An article by Ian Kilbride
Woke has gone too far and, in fact, dangerously so.
Like so many words or phrases before it, ‘woke’ has come to lose its original meaning through repeated and frequent over-use. The posh term for this phenomenon is semantic satiation. Woke as a modern term was accepted into the Oxford English Dictionary as late as 2017. The phrase’s shortness has helped it ascend to a catch-all favourite of the 140-character culture of Twitter. Yet this punchy phrase has become at once powerful and toxic, denoting as it does some of the most bitter social divides in modern life.
The origins of the term date back almost a century and find expression in 1930s African American vernacular. While woke is a shortened form of awoke, or to be awake, more broadly this meant to be aware of and alert to your social, economic and political circumstances and surroundings. While only emerging again in popular language, culture and usage in the 21st century, movements such as Rastafarianism kept the spirit of the original meaning alive as did the Black Conscious Movement in the United States and indeed South Africa. The undoubted explosion of the term in recent times is also linked to the Black Lives Matter movement, with its broader appeal against socio-economic injustice and institutional racism.
But the corruption and corrosion of the term is to be found in its adoption and use by ‘Liberals’ and the left to raise awareness of a host of other social ills, particularly those around sexism and gender identity. But other movements relating to climate change, animal rights, veganism for example, have extremist elements embedded within them that don’t just seek to advance their causes, but also see the need to criticise, attack, marginalise and alienate those who don’t support their viewpoint.
The dark side of such extremism is the insidious growth of a so-called cancel culture. There is nothing cultural about this behaviour that seeks to deny the rights of others to hold opposing viewpoints (no matter how odious) and rather than cultivating understanding and tolerance, woke culture is the opposite of the openness it claims to champion. Wokeists’ cancelling of individuals with whom they disagree leads easily to self-righteous persecution with terrifying consequences for those individuals who have been hounded out of jobs, positions and communities. Arguably the most damaging manifestation of this is the ‘deplatforming’ of speakers at universities, which is particularly prevalent in US and UK institutions. This is a fundamental breach of the essence of universities that was established literally thousands of years ago through Socrates’ academy in which free and contested controversial debate formed the ground rock of modern Liberalism. Notably, Socrates was sentenced to death, essentially for disagreeing with the then powers that be.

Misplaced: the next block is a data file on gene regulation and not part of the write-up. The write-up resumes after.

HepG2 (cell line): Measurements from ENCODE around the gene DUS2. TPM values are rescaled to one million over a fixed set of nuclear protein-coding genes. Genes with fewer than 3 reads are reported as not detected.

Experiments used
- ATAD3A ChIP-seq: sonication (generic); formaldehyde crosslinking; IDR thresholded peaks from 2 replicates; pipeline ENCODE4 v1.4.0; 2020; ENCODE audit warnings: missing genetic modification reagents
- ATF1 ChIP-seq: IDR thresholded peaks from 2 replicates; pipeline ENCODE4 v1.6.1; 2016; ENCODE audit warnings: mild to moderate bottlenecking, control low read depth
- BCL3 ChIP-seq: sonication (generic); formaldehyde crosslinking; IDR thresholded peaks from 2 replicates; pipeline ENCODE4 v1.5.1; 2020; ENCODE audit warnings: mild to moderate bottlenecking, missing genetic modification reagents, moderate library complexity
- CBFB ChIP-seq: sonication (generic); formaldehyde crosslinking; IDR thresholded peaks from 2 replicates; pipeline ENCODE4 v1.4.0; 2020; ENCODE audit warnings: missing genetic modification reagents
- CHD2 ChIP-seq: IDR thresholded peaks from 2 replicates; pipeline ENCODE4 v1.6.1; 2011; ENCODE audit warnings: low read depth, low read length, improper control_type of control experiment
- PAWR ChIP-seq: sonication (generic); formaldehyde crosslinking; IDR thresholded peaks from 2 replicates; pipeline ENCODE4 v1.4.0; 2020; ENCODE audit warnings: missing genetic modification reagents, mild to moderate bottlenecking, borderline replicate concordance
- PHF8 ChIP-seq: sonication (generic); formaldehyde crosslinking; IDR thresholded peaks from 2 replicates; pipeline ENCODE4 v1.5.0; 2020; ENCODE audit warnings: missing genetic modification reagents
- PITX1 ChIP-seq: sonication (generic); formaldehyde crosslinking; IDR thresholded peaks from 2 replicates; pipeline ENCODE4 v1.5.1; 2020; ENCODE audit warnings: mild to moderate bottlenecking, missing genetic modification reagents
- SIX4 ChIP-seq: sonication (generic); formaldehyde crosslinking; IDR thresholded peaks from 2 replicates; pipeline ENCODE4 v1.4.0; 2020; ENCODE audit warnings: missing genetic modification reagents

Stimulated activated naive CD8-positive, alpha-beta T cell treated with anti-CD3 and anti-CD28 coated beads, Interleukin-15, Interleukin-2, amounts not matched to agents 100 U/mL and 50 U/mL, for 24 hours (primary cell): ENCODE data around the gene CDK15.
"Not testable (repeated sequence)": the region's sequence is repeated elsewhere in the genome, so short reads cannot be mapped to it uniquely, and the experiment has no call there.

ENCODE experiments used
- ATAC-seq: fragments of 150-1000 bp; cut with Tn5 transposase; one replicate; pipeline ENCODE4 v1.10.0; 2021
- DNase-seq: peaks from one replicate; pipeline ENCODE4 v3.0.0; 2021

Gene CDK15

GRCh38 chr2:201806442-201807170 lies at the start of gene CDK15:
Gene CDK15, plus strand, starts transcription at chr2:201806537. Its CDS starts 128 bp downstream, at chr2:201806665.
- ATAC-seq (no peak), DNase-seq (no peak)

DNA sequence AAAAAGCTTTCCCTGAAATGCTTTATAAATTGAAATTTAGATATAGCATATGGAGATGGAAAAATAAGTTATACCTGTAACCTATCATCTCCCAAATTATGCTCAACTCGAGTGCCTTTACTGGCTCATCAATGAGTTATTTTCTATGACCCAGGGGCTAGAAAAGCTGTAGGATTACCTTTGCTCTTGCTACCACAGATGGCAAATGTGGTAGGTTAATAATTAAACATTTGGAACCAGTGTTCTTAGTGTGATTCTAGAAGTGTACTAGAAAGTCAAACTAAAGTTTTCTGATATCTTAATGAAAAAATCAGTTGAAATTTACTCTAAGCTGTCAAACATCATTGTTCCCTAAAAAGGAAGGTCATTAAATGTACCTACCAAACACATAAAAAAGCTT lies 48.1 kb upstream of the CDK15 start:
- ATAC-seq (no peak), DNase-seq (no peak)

But beyond political correctness, wokeism is penetrating into many other aspects of life such as the workplace, the media, music, film, television, schools, sport and even religion. While being ‘awake’ to, aware of and sensitive to social ills and prejudice is fundamental to any civilised society, or arena such as the workplace, the manner in which such sensitivity is instilled is critical. Hectoring lectures, bans, boycotts and activist pressure applied in the name of correctness holds the danger of further alienating those you wish to influence. Furthermore, this behaviour is having the opposite effect in many quarters where ‘woke’ is now regarded and used as a pejorative term to describe arrogant, single-minded self-righteousness. Politically, anti-woke sentiment is now a glue binding together right wing and nationalist political movements in the US and across Europe. Indeed, wokeism is backfiring and strengthening its opponents.
Perhaps what ‘Liberal’ wokeists fail to see is just how illiberal, intolerant, authoritarian and fascist (heaven forbid), their own behaviour is. Western civilisation has a long, sometimes painful and often controversial history. But what is distinctive is that all the great leaps forward have to some degree been regarded as heretical and controversial at the time, be this in politics, the arts, science, industry or in social behaviour. It is the very acceptance of divergence, difference, radical thinking and controversy that has provided the incubator for progress. Wokeists attempts to deplatform and cancel those with whom it disagrees (irrespective of the issue) is the antithesis of progress.
But finally, on a personal note, one of the reasons I am wary of wokeism is how it creeps into one’s daily life. It is a source of pride that I enjoy a circle of colleagues, friends and acquaintances from all backgrounds and walks of life. Some are so far to the left in their political views that they would make Karl Marx blush. To be frank, some of the most committed people I have met in the rural communities in which I work are politically to the right of Donald Trump (wherever he may be these days). Some are painfully politically correct, and others are foul-mouthed farmers, but the characteristic that binds us as friends and colleagues, is tolerance and mutual respect. Do I agree with them always on all issues? Hell no! Do I argue with them on issues right across the spectrum? Hell yes! But the one thing that we all agree on is that going woke is going broke!